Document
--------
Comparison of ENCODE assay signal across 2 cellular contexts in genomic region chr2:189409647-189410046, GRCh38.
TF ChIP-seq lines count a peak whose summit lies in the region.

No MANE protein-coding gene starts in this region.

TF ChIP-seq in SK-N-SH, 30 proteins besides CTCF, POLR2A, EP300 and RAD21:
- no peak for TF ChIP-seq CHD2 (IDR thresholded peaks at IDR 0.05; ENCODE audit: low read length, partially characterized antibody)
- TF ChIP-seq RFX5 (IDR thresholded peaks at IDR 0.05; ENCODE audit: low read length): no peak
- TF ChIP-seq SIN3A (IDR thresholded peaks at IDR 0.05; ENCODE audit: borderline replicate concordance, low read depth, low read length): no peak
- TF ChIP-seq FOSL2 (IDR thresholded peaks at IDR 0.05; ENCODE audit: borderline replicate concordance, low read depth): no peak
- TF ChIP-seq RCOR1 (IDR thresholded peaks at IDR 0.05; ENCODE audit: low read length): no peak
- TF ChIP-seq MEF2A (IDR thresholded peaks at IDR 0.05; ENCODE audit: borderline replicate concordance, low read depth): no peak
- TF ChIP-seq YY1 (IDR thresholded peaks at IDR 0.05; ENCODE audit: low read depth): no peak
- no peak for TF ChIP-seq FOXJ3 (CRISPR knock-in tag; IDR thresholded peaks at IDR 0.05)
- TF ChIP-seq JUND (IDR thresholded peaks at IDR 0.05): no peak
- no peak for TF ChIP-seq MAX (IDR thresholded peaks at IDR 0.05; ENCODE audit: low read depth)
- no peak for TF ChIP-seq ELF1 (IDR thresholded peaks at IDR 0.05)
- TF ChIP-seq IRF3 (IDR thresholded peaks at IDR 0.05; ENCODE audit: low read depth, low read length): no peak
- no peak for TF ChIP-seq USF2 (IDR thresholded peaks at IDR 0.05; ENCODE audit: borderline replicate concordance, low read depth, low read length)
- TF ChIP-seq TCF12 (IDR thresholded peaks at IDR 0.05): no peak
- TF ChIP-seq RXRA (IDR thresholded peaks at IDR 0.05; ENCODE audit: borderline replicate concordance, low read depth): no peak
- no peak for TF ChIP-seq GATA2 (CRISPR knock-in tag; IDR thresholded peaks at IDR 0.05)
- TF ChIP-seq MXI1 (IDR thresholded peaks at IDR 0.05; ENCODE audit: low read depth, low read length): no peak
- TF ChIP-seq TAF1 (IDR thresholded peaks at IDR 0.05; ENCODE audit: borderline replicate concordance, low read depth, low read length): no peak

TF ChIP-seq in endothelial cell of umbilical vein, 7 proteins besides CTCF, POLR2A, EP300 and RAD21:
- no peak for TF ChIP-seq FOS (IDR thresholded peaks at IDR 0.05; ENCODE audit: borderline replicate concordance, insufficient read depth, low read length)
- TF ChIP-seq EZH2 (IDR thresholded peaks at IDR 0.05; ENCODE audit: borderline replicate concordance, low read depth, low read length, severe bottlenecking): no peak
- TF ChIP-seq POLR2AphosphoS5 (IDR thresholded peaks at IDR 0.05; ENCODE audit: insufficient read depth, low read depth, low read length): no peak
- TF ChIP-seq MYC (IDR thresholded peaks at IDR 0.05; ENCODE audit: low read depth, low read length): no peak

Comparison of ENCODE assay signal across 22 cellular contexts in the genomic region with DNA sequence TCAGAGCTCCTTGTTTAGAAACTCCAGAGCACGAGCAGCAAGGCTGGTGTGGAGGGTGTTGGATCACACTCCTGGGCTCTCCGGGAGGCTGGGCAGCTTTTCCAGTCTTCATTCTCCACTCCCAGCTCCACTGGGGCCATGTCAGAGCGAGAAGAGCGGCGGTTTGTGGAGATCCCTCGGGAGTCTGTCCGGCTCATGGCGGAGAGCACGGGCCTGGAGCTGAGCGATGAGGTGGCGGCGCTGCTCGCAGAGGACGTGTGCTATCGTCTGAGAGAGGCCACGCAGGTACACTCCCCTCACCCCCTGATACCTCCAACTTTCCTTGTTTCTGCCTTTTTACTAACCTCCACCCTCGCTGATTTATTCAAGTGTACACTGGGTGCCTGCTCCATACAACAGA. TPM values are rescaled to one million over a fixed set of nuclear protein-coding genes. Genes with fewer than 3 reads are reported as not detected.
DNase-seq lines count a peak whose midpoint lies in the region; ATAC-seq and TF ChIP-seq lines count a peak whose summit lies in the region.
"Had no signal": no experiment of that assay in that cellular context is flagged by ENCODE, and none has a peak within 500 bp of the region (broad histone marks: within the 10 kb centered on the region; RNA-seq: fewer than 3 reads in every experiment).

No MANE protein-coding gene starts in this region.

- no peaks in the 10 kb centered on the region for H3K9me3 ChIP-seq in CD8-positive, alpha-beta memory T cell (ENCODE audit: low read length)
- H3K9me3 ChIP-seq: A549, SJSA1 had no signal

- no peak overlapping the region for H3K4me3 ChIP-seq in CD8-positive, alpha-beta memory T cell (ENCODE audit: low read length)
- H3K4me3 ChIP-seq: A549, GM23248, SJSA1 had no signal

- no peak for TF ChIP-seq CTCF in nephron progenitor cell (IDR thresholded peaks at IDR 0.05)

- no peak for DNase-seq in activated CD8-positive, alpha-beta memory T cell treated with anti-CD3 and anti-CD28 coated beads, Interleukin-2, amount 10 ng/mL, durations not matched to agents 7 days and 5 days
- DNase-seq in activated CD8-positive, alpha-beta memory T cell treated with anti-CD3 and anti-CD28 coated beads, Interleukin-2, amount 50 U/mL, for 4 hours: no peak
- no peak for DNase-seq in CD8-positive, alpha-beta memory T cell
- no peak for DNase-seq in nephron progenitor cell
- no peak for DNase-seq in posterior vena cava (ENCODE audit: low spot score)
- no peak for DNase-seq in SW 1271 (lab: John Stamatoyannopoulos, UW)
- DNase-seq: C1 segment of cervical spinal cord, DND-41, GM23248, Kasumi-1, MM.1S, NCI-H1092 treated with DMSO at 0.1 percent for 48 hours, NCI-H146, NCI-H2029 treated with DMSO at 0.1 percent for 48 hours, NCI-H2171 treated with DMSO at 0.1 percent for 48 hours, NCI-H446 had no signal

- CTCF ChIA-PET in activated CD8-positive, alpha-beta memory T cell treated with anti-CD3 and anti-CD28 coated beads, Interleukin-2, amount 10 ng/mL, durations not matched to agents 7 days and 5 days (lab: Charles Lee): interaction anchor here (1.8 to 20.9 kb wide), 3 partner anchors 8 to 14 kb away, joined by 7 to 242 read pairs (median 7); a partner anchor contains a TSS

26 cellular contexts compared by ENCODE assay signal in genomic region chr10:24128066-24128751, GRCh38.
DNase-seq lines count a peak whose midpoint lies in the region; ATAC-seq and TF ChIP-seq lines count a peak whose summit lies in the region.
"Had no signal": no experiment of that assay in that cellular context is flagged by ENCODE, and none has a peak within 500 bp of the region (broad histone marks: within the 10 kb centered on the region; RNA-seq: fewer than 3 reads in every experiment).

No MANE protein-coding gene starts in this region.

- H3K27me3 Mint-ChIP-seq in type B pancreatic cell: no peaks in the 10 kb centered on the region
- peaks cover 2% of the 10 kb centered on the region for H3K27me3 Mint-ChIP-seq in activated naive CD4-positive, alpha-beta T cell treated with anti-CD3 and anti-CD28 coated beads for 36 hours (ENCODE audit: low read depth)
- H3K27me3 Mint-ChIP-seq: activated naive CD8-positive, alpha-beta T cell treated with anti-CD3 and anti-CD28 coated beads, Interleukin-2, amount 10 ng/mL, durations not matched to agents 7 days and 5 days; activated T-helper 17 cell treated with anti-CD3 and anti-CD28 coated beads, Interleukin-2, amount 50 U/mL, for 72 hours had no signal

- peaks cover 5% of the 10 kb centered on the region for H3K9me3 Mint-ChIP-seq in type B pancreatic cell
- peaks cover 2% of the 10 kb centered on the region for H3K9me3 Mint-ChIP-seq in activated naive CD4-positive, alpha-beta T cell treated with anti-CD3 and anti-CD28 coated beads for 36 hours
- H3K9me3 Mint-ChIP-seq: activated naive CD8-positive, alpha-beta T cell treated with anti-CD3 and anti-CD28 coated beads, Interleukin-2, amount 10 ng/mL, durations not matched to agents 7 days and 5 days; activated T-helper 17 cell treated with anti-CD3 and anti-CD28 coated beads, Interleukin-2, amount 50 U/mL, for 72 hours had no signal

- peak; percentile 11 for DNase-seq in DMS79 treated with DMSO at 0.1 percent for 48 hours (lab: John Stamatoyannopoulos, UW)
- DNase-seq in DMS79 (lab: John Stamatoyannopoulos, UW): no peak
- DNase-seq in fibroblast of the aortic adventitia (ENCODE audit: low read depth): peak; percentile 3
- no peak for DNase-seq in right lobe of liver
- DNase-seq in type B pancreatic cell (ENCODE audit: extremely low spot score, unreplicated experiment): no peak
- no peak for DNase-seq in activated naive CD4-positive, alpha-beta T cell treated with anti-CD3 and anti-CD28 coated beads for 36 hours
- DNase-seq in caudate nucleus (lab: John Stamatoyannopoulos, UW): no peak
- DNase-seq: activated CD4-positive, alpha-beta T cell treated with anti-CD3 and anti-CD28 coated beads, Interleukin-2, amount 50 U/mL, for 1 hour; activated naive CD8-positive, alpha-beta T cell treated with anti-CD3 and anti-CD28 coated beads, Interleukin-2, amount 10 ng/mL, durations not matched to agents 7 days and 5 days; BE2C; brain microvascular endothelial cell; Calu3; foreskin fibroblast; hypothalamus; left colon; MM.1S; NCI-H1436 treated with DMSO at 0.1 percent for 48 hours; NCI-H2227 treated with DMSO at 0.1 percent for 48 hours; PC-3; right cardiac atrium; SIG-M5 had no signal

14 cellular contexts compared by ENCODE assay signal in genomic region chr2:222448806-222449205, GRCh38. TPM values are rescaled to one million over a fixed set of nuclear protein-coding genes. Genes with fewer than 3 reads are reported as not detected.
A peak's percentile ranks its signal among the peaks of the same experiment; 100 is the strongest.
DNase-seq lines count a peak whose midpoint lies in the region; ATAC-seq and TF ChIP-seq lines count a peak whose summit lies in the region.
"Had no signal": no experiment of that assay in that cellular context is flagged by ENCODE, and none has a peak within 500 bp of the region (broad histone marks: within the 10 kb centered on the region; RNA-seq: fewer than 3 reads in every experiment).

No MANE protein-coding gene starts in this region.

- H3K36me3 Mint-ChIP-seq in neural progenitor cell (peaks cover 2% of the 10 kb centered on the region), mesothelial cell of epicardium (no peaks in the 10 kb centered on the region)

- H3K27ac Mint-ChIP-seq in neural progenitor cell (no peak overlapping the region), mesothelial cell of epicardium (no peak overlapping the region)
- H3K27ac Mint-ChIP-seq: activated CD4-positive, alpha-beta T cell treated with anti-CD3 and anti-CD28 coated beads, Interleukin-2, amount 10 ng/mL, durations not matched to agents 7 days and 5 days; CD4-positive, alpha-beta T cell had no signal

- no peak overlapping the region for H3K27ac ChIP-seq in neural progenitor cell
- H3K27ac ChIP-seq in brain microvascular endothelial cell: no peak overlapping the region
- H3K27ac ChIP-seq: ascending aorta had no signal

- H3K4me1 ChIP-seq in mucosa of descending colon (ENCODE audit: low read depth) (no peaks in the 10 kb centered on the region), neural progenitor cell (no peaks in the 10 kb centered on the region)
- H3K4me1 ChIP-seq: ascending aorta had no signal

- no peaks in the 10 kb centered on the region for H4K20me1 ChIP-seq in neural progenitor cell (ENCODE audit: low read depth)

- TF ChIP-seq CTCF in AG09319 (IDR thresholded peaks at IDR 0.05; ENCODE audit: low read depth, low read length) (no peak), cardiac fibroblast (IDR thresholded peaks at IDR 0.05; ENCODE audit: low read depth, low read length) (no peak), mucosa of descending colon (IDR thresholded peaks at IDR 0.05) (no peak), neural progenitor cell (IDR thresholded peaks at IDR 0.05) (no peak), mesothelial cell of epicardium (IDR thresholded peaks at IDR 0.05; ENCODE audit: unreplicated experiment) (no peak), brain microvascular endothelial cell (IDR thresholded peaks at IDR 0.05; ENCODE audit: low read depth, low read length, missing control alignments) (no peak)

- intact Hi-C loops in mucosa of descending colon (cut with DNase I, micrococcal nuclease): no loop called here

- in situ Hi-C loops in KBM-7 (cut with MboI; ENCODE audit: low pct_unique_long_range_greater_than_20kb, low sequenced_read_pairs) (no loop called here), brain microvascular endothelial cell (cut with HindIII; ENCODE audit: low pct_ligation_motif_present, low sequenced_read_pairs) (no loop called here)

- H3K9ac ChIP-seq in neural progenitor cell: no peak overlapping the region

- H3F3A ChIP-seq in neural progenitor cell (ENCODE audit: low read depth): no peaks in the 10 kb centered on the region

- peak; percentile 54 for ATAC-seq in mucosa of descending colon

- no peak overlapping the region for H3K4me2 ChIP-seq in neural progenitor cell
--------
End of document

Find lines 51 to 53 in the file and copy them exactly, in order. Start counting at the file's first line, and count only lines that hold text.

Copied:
- H3K27me3 Mint-ChIP-seq: activated naive CD8-positive, alpha-beta T cell treated with anti-CD3 and anti-CD28 coated beads, Interleukin-2, amount 10 ng/mL, durations not matched to agents 7 days and 5 days; activated T-helper 17 cell treated with anti-CD3 and anti-CD28 coated beads, Interleukin-2, amount 50 U/mL, for 72 hours had no signal

- peaks cover 5% of the 10 kb centered on the region for H3K9me3 Mint-ChIP-seq in type B pancreatic cell
- peaks cover 2% of the 10 kb centered on the region for H3K9me3 Mint-ChIP-seq in activated naive CD4-positive, alpha-beta T cell treated with anti-CD3 and anti-CD28 coated beads for 36 hours